Bruce Arians “flattered” to get contract extension from Cardinals

GLENDALE, Ariz. – Bruce Arians was content to ride off into the sunset after the 2011 season, when his contract expired with the Pittsburgh Steelers.

Up to that point, his NFL coaching career had him as a running backs coach with the Kansas City Chiefs [1989-92], a tight ends coach with the New Orleans Saints [1996], quarterbacks coach with the Indianapolis Colts [1998-2000] and offensive coordinator with the Cleveland Browns [2001-03].

Arians was the Steelers’ wide receivers coach from 2004-06 and their offensive coordinator from 2007-11. Other than being a head coach, Arians had seen it all and done it all before his time in Pittsburgh was up.

“I was satisfied with it being over,” Arians said.

Arians’ career was far from being over. Once Chuck Pagano got the head-coaching job with the Colts, he called Arians and insisted he be a part of his coaching staff.

“I’m still thankful to Chuck [Pagano],” Arians said. “When Chuck made that call, these last three years happened. I’ll be always indebted to him for it.”

Arians joined Pagano in Indianapolis in 2012 as his offensive coordinator. No one had a crystal ball and could see what would occur during that season, when Pagano had to step aside when he was diagnosed with leukemia and Arians having to take over for him. Arians made the best of a horrible situation and led the Colts to a 9-3 record under his leadership and his first AP NFL Coach of the Year award.

All of that has led to where Arians currently stands today: as head coach of the Arizona Cardinals and now two-time AP NFL Coach of the Year.

Arians isn’t your typical 62-year old. He’s got the mind, heart and personality of a 25-year old. His two-plus years in Arizona, plus his brand new contract extension has him re-dipped in the fountain of youth.

“Oh yeah, I mean totally. You would have to run me out of here with a stick now. It’s too much fun,” Arians said. “I knew when we put this staff together, we were going to be successful, because the core, [general manager] Steve [Keim] had the core roster, and I knew we had a coaching staff that was going to do a great job.”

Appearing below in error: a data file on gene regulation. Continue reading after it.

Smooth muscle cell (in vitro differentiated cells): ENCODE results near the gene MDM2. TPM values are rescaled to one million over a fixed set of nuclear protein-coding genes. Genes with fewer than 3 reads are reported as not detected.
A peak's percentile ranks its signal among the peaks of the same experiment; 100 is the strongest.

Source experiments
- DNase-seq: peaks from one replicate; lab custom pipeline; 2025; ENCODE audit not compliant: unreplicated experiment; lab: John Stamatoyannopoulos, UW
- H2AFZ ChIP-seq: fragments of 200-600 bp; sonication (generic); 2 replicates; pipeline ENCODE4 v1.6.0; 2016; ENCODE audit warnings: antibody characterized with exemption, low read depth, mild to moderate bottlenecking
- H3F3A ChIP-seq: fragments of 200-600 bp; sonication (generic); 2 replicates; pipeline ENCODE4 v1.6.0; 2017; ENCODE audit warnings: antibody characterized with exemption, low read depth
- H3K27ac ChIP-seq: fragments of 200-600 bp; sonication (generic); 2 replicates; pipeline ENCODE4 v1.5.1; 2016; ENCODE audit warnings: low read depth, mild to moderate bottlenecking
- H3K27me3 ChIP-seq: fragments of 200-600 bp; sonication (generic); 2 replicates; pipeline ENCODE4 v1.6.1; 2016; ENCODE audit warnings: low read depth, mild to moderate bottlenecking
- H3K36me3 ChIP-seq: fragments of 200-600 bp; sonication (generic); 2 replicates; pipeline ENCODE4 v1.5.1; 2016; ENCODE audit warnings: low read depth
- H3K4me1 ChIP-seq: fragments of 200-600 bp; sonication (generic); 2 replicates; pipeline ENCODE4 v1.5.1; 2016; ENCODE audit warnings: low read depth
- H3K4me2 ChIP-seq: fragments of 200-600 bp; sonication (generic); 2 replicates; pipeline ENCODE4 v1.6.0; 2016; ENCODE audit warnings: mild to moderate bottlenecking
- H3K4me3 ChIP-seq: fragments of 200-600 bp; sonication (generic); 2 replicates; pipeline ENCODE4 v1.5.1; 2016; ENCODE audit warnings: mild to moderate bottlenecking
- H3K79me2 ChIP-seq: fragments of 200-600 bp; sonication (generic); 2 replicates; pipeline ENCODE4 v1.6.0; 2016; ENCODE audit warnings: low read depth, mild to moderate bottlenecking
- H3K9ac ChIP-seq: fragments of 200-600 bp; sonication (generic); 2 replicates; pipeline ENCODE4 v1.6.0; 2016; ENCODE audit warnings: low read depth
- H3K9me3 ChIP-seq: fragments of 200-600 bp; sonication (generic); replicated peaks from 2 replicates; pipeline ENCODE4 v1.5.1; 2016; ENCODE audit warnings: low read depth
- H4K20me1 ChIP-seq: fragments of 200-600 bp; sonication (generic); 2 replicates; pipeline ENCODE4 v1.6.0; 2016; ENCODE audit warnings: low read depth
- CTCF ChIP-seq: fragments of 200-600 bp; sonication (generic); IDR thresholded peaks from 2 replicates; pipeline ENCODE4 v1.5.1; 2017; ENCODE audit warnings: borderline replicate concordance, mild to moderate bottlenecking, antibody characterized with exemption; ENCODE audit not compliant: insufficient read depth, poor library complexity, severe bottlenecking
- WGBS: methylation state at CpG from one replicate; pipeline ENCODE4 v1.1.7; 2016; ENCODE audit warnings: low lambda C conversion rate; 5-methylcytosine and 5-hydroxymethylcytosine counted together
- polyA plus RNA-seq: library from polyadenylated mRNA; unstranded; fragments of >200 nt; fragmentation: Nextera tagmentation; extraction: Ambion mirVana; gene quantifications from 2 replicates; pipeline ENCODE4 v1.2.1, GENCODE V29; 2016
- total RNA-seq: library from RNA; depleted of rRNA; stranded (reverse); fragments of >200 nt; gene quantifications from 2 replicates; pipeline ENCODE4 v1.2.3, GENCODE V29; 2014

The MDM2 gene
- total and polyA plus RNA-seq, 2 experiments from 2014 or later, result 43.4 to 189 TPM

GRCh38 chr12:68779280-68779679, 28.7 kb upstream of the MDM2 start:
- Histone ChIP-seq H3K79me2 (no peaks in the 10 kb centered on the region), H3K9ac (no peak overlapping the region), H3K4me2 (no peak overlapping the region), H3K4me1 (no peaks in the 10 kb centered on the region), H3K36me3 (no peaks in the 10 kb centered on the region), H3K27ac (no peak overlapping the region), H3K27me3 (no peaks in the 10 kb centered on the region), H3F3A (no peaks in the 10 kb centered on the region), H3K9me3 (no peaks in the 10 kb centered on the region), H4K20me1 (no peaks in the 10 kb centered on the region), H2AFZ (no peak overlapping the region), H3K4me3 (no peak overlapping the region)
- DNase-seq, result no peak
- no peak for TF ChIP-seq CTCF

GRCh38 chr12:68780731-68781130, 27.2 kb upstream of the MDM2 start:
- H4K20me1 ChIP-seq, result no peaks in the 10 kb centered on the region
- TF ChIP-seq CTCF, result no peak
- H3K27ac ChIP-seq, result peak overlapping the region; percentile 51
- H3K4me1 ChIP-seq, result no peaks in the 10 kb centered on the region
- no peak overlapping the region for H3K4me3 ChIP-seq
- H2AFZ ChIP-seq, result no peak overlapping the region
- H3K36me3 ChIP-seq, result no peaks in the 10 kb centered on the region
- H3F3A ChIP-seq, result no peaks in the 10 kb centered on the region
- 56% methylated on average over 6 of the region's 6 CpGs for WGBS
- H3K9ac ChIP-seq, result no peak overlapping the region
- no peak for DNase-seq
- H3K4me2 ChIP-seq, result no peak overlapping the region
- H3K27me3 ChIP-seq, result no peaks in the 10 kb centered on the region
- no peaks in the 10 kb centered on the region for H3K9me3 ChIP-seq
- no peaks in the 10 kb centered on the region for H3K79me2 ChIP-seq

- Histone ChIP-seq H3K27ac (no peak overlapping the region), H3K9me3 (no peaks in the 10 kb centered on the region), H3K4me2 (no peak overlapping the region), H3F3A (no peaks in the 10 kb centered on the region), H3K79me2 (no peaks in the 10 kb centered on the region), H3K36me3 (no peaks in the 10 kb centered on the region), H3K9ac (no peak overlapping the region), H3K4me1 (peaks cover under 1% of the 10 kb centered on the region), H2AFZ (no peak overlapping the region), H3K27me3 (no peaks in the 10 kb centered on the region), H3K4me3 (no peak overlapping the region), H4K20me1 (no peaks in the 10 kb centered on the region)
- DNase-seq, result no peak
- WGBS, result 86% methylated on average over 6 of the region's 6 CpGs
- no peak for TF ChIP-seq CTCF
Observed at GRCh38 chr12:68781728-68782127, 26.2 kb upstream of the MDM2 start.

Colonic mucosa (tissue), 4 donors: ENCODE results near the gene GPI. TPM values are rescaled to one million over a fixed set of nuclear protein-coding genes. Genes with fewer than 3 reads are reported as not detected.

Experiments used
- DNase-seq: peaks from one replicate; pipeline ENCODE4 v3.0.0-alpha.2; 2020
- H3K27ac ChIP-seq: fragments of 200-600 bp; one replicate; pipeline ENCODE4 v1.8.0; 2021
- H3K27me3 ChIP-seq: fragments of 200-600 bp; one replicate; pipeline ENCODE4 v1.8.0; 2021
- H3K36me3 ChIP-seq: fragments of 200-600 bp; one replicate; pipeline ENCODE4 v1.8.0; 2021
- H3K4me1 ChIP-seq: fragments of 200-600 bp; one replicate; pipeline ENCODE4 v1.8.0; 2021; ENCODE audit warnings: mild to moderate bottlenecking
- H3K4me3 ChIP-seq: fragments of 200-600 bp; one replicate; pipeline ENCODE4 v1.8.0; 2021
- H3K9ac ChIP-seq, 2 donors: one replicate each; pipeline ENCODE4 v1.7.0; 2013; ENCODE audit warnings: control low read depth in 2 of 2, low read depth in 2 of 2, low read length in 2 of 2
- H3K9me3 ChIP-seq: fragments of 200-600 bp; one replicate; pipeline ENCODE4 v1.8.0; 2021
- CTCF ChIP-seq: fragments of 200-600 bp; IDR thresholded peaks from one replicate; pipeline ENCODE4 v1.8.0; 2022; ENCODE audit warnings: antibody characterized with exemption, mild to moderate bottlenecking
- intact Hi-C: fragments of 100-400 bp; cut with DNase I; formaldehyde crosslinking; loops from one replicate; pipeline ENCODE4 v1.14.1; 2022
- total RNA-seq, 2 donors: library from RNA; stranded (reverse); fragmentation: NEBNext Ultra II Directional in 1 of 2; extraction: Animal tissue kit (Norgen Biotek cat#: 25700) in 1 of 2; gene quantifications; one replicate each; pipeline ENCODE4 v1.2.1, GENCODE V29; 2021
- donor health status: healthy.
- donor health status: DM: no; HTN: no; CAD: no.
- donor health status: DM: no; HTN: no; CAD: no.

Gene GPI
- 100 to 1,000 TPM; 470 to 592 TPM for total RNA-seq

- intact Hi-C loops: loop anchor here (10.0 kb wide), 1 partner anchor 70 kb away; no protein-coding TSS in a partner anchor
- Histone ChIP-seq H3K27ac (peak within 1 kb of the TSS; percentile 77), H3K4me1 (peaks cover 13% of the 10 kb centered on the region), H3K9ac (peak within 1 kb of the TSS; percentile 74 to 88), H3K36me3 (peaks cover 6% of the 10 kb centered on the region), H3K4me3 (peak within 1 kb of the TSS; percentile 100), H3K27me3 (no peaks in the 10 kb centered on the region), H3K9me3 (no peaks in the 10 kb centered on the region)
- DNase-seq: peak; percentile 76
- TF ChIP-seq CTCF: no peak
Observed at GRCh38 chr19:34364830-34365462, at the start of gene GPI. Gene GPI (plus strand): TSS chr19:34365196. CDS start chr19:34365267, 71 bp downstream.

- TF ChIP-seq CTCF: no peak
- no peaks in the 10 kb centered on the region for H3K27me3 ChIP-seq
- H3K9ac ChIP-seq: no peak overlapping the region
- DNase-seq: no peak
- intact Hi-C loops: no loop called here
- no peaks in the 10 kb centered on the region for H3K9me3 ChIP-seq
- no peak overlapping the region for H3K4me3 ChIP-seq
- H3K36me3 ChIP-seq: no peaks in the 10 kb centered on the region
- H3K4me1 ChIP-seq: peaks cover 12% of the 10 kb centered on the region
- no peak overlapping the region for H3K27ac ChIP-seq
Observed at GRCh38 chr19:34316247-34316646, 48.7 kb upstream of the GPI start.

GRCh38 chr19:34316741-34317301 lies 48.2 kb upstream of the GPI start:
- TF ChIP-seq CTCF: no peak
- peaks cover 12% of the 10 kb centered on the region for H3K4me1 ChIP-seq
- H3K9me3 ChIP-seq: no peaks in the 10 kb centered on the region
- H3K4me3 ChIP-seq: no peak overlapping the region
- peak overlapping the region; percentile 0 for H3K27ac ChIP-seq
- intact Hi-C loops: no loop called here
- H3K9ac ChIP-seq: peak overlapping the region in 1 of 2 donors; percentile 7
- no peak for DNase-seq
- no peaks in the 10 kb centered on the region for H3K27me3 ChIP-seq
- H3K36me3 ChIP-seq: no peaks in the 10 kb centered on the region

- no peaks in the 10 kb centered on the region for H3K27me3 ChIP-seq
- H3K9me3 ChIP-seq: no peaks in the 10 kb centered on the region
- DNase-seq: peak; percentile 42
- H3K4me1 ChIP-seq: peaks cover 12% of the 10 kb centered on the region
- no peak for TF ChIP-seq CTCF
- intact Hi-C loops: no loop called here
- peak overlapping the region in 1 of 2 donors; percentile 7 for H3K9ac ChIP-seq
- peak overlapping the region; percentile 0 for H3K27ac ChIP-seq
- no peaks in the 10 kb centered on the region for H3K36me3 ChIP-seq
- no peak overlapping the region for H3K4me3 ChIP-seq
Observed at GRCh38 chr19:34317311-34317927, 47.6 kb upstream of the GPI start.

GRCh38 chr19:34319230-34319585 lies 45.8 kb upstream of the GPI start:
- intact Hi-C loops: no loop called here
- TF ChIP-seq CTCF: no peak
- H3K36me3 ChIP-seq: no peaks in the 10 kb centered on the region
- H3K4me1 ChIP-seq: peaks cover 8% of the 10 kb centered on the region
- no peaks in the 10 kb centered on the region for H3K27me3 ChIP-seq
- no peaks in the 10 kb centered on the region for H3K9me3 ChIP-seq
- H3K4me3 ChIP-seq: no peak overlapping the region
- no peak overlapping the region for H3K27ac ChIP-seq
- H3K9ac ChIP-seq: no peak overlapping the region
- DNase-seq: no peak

Arians has made right move after right move since becoming head coach, and the numbers back it up. Dating back to his time in Indianapolis, Arians is 30-14 as an NFL head coach. There are only three head coaches – John Fox [35], Bill Belichick [34] and Pete Carroll [34] – with more wins than Arians in their last 44 regular season games.

Arians is also the only coach in franchise history to win 10 or more games in his first two seasons with the team. His 21 wins are more than any coach in team history through their first 32 games.

Team president Michael Bidwill gladly decided to open his checkbook and extend Arians’ contract through 2018, with an option for a fifth year that would take it through the 2019 season. Arians’ tireless efforts and his track record made it all possible.

“Flattered. It’s crazy to think of it. It’s extremely generous of Michael; unexpected,” Arians said. “I can’t thank the players enough. Obviously, you thank Michael, because he didn’t have to do it, but thank the players for showing up for work every day and making something like this possible for me.”

What’s helped Arians and the Cardinals reach such a quick level of success is the relationship Arians has had with Keim in their two short seasons together in Arizona. They’ve worked in unison because – as Keim said on Tuesday – they have “clearly defined roles,” and they don’t cross each other.

“It’s been so easy working with Steve. They know what we don’t have and what we do have, and they’re always searching to help us get better,” Arians said. “You’ll never hear a coach say ‘We lost a game, because we didn’t have this player.’ That’s not how we do business. It’s a very easy thing, like Steve said, when everybody does their job.”

By the time Arians’ contract is up, he’ll be nearing 70-years old. Is there a limit on how long he wants to coach?

“No, it will all depend on how I feel. Health will dictate everything. It does for almost all of us,” Arians said. “As far as energy and passion, I probably have more of both than I’ve ever had for the game because I never thought I would have this opportunity.”

“To help answer that, too, I just read that [New York Giants’ head coach] Tom Coughlin is 68 working on an extension, so Coach [Arians] has tons of time,” Keim said.











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